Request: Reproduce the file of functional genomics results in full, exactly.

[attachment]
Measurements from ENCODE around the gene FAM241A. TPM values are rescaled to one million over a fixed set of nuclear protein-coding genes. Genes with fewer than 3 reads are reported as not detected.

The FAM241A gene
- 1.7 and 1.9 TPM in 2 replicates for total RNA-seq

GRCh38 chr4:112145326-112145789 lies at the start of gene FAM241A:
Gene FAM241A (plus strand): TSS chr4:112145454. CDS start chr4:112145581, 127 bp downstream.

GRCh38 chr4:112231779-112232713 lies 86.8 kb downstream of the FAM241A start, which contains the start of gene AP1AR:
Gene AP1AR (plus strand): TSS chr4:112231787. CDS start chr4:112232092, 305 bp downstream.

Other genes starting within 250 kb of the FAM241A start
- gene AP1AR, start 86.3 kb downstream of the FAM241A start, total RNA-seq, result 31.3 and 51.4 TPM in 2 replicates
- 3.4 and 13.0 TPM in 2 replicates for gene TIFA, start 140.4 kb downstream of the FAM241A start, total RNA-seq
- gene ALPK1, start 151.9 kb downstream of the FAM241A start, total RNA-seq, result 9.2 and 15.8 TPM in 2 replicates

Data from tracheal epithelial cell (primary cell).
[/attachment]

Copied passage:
Measurements from ENCODE around the gene FAM241A. TPM values are rescaled to one million over a fixed set of nuclear protein-coding genes. Genes with fewer than 3 reads are reported as not detected.

The FAM241A gene
- 1.7 and 1.9 TPM in 2 replicates for total RNA-seq

GRCh38 chr4:112145326-112145789 lies at the start of gene FAM241A:
Gene FAM241A (plus strand): TSS chr4:112145454. CDS start chr4:112145581, 127 bp downstream.

GRCh38 chr4:112231779-112232713 lies 86.8 kb downstream of the FAM241A start, which contains the start of gene AP1AR:
Gene AP1AR (plus strand): TSS chr4:112231787. CDS start chr4:112232092, 305 bp downstream.

Other genes starting within 250 kb of the FAM241A start
- gene AP1AR, start 86.3 kb downstream of the FAM241A start, total RNA-seq, result 31.3 and 51.4 TPM in 2 replicates
- 3.4 and 13.0 TPM in 2 replicates for gene TIFA, start 140.4 kb downstream of the FAM241A start, total RNA-seq
- gene ALPK1, start 151.9 kb downstream of the FAM241A start, total RNA-seq, result 9.2 and 15.8 TPM in 2 replicates

Data from tracheal epithelial cell (primary cell).